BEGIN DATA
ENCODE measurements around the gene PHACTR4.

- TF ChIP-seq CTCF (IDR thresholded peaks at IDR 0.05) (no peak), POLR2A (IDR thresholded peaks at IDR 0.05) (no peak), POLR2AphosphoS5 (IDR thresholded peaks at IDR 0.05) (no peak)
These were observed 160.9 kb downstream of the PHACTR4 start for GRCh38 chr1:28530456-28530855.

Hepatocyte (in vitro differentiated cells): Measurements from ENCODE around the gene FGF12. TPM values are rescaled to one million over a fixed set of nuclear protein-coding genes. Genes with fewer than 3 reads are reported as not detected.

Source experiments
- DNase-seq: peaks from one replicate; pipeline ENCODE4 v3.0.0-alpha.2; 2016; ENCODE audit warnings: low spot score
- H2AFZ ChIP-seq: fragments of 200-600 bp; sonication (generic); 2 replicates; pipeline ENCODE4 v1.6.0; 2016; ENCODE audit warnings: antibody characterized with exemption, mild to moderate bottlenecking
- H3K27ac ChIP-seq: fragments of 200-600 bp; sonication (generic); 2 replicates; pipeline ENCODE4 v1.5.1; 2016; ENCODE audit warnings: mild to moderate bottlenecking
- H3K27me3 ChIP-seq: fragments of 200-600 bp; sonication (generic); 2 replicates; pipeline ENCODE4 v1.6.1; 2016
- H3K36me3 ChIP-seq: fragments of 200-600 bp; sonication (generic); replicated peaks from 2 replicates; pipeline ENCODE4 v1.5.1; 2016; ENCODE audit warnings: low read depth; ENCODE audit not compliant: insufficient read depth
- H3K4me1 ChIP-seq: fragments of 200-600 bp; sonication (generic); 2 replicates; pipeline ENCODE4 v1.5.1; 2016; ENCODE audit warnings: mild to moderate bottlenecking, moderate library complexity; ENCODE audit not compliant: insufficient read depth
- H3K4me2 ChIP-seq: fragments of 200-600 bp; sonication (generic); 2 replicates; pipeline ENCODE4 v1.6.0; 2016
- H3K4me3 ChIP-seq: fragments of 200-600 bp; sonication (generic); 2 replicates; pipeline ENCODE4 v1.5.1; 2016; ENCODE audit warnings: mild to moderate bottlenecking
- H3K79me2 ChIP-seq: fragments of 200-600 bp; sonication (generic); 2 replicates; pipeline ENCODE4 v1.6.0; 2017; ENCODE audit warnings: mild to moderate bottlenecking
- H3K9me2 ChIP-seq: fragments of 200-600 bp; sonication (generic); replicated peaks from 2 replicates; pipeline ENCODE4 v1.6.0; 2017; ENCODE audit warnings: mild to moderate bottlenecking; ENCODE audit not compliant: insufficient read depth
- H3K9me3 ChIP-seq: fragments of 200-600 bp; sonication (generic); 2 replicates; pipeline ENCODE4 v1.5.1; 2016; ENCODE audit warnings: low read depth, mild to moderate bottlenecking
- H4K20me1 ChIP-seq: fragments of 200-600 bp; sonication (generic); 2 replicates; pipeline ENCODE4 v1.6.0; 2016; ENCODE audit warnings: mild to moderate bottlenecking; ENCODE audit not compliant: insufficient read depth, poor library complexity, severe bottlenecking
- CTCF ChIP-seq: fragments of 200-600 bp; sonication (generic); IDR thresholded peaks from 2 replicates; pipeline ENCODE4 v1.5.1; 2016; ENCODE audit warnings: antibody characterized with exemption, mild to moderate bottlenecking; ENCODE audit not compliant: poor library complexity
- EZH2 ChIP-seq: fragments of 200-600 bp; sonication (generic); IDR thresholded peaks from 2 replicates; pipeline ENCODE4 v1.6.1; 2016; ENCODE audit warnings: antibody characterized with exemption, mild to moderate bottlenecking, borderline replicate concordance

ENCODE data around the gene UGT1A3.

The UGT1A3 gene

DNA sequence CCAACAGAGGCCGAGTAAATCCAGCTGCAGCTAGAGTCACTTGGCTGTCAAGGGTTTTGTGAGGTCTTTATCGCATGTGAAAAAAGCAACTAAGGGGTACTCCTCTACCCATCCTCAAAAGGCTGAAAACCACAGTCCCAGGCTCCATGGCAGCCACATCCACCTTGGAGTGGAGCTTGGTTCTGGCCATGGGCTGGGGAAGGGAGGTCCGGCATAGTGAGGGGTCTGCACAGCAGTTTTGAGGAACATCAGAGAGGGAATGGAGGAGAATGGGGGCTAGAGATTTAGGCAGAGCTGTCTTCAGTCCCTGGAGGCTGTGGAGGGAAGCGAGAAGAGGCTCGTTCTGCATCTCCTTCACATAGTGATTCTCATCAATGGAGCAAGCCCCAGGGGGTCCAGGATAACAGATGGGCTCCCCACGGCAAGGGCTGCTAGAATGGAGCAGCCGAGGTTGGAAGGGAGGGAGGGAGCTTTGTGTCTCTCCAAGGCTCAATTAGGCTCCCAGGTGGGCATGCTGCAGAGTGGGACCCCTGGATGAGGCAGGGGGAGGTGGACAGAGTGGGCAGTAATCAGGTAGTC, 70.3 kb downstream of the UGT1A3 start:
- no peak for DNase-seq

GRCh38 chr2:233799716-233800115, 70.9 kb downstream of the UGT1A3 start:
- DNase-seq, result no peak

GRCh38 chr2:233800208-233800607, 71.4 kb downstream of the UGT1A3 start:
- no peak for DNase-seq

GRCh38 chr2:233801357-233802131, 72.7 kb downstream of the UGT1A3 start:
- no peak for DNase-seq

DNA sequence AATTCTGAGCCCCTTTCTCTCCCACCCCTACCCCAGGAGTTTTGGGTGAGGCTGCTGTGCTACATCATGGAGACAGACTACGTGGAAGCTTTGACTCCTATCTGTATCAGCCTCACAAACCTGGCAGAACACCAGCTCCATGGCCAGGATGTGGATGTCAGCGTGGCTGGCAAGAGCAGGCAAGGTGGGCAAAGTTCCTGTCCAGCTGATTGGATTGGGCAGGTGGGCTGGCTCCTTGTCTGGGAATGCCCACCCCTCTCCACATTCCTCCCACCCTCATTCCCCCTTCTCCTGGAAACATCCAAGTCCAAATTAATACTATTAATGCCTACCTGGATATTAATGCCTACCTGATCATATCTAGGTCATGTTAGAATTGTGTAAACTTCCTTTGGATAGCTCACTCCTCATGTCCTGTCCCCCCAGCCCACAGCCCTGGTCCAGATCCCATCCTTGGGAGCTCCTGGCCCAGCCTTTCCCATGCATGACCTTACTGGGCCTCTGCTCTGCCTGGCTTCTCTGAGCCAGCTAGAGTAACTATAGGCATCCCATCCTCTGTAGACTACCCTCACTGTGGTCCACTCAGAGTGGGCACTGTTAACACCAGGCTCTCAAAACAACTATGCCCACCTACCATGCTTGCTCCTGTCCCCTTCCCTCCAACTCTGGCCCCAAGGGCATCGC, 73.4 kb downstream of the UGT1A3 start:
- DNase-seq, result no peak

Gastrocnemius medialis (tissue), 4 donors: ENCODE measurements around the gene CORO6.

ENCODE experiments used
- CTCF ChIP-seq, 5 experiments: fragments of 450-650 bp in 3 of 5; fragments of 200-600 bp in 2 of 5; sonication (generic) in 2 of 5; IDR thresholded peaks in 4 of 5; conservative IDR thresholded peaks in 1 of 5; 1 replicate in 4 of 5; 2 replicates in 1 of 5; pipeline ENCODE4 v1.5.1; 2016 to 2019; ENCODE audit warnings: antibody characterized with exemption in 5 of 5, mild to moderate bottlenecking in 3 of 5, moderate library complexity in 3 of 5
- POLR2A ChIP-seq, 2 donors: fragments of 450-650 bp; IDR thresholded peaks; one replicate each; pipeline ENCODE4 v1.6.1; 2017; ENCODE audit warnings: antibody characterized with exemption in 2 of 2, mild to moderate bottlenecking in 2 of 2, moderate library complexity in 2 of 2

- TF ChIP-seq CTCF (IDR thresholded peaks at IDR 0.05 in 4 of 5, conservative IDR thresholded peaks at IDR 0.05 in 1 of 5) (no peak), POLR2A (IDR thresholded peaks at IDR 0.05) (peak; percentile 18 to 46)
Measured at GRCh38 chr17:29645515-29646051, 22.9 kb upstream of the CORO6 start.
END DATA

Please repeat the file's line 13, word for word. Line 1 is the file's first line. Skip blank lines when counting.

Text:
- H3K4me3 ChIP-seq: fragments of 200-600 bp; sonication (generic); 2 replicates; pipeline ENCODE4 v1.5.1; 2016; ENCODE audit warnings: mild to moderate bottlenecking